Location: Am Grün, a few steps from Rudolphsplatz

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    Synagogue

    by Kathrin_E Written Jun 2, 2009

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    Synagogue
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    The building is a unique example of expressionist architecture in Marburg. Erected in 1930/31, it first served as office building. In the 1960s it became a supermarket, then again seat of the offices of a health insurance (AOK). A few years ago the Jewish community has bought the then empty building and turned it into a synagogue.

    Location: Südviertel, Liebigstraße

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    Michelchen - St Michael's Chapel

    by Kathrin_E Updated Jun 2, 2009

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    Michelchen
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    The little church of St Michael, consecrated in 1270, served as cemetery chapel for the hospital and the Teutonic Order, later also for citizens of the town. Locals affectionately call the cute little church "Michelchen". It is situated on the hillside above Elisabethkirche, surrounded by the former graveyard with some old tombstones and trees.

    At the moment (2009) the interior of the chapel is undergoing restorations and cannot be visited. The romantic location nevertheless makes the detour worthwhile.

    The chapel is hidden - to find it, climb the stairway among the houses on the other side of Elisabethstraße opposite the steeples and main portal of Elisabethkirche.

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    Ketzerbach

    by Kathrin_E Updated Jun 2, 2009

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    Ketzerbach
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    Ketzerbach is the small valley north of the castle hill that ends at Elisabethkirche, and also the name of the main street along this valley. There used to be a small stream in the middle of the street which has been covered and hidden underneath street tarmac decades ago. In recent years the street has been redesigned and now a waterflow is back in the middle of the road.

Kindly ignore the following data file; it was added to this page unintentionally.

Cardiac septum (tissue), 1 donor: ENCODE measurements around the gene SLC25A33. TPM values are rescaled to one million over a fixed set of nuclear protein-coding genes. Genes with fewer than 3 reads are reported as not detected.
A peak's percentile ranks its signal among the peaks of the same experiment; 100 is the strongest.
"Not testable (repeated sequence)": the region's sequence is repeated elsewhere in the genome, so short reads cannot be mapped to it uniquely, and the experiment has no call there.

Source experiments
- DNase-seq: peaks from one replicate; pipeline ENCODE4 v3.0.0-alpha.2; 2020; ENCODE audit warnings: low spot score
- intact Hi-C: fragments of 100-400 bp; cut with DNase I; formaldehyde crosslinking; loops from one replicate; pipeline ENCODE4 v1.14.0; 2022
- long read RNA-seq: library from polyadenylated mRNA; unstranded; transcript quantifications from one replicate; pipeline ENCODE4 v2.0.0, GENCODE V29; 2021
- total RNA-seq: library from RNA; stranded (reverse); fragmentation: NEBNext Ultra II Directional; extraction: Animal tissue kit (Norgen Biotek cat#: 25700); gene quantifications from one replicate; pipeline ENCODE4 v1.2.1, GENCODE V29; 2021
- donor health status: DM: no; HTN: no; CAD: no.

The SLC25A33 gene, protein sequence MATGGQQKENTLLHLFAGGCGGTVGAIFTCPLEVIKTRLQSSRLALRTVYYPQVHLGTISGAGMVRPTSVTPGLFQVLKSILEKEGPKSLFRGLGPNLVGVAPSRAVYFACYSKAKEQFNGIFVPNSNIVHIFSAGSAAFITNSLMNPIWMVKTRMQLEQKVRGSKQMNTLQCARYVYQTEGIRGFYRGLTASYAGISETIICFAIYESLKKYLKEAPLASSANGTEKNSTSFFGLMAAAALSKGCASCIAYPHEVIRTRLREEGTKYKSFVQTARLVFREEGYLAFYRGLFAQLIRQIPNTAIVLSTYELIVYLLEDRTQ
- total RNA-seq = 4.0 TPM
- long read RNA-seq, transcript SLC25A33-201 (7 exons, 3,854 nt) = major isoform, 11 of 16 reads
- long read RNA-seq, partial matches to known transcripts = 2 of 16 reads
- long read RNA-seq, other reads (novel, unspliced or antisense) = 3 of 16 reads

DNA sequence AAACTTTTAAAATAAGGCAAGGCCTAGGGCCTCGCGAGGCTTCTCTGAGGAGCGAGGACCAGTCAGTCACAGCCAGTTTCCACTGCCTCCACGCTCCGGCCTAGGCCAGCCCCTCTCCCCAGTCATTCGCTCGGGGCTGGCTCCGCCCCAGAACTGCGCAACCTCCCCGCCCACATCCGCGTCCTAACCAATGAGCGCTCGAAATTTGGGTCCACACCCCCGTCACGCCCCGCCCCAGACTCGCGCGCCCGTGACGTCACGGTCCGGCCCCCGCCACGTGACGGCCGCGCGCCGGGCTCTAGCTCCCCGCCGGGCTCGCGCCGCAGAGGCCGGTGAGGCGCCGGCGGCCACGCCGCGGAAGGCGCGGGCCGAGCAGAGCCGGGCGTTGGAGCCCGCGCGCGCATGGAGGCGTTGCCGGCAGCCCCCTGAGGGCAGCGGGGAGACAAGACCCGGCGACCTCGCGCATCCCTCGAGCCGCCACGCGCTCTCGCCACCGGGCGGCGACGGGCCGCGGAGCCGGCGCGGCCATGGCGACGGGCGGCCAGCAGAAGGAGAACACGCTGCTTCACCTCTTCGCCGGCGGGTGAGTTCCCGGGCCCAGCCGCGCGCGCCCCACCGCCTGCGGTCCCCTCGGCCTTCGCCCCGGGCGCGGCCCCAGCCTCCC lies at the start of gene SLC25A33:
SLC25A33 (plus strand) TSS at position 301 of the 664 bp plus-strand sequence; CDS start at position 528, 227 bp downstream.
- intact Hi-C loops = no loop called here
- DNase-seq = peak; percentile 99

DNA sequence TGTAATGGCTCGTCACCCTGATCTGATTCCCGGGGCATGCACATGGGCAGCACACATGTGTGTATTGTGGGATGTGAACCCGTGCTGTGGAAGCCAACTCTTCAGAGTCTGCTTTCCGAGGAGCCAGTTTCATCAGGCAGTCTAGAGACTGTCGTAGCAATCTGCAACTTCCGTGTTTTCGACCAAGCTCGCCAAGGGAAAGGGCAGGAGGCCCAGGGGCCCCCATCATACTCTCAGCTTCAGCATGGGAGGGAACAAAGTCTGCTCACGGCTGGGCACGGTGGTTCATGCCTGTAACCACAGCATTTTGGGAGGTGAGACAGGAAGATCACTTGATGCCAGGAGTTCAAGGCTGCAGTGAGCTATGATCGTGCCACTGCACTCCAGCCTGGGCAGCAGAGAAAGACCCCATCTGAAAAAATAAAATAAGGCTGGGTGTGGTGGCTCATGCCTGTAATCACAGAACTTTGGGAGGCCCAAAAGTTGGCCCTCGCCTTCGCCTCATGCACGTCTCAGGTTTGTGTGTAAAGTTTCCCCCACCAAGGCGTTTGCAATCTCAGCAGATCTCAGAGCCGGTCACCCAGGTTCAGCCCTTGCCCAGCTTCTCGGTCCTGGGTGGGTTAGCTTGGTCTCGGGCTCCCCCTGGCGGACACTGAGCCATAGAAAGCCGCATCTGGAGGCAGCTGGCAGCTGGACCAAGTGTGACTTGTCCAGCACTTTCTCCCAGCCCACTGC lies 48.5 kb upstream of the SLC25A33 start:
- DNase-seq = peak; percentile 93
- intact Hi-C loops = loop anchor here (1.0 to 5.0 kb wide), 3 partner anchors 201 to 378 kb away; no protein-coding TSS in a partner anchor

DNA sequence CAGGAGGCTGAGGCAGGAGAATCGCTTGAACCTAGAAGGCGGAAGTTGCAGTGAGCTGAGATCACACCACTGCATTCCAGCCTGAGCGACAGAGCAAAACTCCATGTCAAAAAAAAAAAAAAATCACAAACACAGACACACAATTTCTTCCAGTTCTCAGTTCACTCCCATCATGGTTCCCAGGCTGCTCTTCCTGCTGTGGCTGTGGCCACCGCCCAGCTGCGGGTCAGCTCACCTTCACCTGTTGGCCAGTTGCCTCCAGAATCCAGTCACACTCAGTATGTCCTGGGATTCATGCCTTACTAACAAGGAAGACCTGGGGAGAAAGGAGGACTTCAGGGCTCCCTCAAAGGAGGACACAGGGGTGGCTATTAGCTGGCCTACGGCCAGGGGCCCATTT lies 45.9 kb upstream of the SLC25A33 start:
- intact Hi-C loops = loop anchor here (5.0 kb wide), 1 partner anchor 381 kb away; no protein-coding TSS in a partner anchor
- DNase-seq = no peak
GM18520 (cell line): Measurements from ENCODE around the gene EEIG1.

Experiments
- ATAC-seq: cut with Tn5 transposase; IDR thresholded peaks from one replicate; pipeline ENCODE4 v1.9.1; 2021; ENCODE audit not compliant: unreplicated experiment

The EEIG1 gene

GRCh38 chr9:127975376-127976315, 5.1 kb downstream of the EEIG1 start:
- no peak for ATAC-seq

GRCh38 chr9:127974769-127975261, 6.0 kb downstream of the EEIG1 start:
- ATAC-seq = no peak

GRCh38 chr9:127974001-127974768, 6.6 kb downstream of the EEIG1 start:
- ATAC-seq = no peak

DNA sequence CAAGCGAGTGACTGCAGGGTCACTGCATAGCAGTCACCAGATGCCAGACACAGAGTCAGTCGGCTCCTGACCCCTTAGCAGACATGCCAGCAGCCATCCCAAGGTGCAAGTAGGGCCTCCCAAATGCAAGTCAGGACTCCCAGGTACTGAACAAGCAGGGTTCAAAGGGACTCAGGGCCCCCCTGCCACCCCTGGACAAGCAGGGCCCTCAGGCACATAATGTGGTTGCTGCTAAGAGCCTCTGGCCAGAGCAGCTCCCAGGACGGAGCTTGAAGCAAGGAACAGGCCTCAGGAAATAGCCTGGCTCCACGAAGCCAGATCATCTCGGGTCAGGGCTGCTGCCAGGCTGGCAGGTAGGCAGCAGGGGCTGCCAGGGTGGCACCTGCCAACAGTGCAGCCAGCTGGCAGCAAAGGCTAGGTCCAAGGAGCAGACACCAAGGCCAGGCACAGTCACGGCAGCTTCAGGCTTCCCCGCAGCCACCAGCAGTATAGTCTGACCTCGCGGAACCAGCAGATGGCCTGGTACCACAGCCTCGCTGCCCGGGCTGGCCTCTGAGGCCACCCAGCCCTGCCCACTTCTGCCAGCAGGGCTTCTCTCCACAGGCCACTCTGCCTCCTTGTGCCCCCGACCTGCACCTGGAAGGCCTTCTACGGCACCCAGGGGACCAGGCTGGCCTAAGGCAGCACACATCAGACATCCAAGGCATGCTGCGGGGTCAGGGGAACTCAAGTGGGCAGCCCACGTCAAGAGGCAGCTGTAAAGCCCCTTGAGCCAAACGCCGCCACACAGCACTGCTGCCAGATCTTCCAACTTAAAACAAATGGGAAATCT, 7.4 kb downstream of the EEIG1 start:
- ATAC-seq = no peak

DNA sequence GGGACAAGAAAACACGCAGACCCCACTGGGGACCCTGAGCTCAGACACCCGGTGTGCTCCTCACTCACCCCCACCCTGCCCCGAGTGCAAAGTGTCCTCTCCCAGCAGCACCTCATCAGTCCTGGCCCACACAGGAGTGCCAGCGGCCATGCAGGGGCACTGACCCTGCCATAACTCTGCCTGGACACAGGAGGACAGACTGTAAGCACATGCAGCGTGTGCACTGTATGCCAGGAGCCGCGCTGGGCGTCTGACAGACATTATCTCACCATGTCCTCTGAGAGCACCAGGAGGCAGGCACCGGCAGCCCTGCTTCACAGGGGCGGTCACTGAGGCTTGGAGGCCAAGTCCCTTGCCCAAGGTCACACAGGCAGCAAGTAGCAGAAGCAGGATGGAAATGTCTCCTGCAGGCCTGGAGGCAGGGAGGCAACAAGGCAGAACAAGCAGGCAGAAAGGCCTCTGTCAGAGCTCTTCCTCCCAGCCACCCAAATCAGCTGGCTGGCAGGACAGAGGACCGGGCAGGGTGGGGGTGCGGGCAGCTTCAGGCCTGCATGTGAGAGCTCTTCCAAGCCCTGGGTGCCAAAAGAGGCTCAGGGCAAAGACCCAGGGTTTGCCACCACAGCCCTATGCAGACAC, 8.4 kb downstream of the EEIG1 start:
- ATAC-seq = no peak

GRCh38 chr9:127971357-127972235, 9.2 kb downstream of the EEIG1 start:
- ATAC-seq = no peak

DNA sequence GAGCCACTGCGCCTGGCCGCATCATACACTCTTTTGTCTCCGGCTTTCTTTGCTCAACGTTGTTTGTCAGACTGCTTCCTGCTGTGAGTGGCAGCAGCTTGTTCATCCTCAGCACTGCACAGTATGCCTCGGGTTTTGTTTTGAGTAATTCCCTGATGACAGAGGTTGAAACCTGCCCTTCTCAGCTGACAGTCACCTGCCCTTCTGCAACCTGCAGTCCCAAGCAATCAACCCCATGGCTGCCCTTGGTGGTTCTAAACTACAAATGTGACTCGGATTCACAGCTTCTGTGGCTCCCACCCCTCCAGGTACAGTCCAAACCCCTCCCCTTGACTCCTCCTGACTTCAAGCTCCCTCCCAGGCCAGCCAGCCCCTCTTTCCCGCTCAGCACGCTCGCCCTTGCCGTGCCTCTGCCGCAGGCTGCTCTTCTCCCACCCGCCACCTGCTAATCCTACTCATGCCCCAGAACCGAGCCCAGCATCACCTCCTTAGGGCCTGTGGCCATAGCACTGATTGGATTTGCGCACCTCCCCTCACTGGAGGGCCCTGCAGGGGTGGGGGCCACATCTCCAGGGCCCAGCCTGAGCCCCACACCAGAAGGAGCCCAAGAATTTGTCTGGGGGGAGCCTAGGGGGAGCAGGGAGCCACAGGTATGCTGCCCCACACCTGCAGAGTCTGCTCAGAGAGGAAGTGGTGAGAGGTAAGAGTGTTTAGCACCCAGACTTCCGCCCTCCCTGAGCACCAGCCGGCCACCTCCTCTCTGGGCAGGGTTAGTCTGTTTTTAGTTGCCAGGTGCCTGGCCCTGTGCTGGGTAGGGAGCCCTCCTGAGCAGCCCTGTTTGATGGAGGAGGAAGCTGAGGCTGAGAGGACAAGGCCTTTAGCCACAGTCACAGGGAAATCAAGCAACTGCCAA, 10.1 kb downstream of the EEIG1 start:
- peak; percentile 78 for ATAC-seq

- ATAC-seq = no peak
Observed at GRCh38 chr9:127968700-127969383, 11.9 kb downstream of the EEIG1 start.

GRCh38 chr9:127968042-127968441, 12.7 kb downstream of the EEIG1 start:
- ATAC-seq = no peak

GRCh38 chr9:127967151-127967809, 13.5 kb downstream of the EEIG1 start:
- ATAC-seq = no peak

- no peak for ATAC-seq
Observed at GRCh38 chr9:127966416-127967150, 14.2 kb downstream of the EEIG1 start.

Those of you who speak some German, note the particularities of local grammar. Despite all rules of the German language which say "der Bach" (stream) is masculine, in Marburg it is "die Ketzerbach" and also "die Marbach".

    The three-storey baroque house on the left side has been renovated in the 1990s and become the seat of the town library.

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    Auferstehungskirche and Graveyard

    by Kathrin_E Updated Jun 1, 2009

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    Cemetery view
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    The little church, built in the 18th century, can be found in Barfüßertor outside the old town. The church itself is nowadays used by the independent Lutheran church community (SELK - Selbständige Evangelisch-Lutherische Kirche) and usually closed. On the slope around it, however, there is an abandoned graveyard with many old tombstones, a romantic spot which is worth a look. Among tombs and trees you cathc glimpses of the Oberstadt buildings which make nice photo opportunities.

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    Südviertel

    by Kathrin_E Updated May 31, 2009

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    Friedrichstra��e